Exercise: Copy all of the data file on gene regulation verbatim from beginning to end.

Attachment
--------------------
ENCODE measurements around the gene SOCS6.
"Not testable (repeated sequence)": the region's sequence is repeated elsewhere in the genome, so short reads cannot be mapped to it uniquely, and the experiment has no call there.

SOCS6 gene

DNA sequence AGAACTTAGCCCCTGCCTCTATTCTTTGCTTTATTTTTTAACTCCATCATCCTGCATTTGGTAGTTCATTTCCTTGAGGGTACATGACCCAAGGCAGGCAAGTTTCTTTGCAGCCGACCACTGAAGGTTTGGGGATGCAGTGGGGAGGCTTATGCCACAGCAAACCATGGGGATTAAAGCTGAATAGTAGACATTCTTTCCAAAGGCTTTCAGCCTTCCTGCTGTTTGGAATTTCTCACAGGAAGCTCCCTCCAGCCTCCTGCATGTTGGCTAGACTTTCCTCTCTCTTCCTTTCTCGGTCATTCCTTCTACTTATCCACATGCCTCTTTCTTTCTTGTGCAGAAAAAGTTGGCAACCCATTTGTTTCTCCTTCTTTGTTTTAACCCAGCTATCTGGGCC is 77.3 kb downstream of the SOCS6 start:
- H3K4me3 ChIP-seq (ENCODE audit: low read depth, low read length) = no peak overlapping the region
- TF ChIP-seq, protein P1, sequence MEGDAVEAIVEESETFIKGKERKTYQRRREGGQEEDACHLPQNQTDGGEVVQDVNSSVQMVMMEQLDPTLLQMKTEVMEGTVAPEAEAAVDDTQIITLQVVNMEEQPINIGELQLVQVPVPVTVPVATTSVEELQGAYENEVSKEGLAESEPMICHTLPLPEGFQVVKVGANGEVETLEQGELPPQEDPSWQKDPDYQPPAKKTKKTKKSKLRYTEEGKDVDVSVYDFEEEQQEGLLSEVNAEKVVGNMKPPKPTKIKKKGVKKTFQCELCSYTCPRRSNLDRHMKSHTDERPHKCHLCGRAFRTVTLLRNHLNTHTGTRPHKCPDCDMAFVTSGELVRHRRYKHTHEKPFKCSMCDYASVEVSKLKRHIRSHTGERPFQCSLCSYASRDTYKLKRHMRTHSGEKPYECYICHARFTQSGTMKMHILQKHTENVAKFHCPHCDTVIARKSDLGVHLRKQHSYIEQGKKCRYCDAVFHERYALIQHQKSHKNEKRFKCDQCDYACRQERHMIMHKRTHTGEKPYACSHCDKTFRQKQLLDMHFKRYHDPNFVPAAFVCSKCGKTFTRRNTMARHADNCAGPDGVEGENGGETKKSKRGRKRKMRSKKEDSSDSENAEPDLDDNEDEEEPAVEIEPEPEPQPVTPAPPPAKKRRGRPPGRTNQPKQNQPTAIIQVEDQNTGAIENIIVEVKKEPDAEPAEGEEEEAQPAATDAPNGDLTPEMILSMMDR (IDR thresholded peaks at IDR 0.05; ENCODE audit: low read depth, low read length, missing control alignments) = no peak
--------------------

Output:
ENCODE measurements around the gene SOCS6.
"Not testable (repeated sequence)": the region's sequence is repeated elsewhere in the genome, so short reads cannot be mapped to it uniquely, and the experiment has no call there.

SOCS6 gene

DNA sequence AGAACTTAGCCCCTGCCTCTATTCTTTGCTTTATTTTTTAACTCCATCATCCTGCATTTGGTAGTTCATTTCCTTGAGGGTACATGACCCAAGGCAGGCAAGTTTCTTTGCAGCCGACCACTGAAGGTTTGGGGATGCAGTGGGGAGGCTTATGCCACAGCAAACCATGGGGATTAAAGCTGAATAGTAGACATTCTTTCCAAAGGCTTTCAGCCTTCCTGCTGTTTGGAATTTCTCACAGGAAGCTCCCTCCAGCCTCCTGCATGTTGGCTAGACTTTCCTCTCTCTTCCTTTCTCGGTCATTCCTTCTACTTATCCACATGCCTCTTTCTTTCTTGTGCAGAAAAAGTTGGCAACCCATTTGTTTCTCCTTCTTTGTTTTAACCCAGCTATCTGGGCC is 77.3 kb downstream of the SOCS6 start:
- H3K4me3 ChIP-seq (ENCODE audit: low read depth, low read length) = no peak overlapping the region
- TF ChIP-seq, protein P1, sequence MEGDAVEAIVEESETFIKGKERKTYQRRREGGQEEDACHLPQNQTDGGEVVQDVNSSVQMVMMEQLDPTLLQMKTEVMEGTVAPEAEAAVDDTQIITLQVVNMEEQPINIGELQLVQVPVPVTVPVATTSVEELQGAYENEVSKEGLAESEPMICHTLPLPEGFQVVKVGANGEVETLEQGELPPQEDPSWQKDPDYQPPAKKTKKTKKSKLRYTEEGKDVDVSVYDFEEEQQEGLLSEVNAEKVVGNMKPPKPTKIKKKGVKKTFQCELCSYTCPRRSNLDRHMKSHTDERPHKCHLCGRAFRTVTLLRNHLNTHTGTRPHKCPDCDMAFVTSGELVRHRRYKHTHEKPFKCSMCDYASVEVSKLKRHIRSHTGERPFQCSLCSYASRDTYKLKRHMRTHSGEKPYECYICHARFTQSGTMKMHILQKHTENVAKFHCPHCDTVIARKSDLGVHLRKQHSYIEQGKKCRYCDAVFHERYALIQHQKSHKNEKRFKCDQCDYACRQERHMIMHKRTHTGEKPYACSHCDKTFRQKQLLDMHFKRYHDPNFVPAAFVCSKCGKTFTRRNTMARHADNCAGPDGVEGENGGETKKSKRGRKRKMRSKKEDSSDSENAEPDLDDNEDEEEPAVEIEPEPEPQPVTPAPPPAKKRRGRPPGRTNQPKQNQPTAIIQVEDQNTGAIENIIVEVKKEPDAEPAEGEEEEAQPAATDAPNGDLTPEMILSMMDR (IDR thresholded peaks at IDR 0.05; ENCODE audit: low read depth, low read length, missing control alignments) = no peak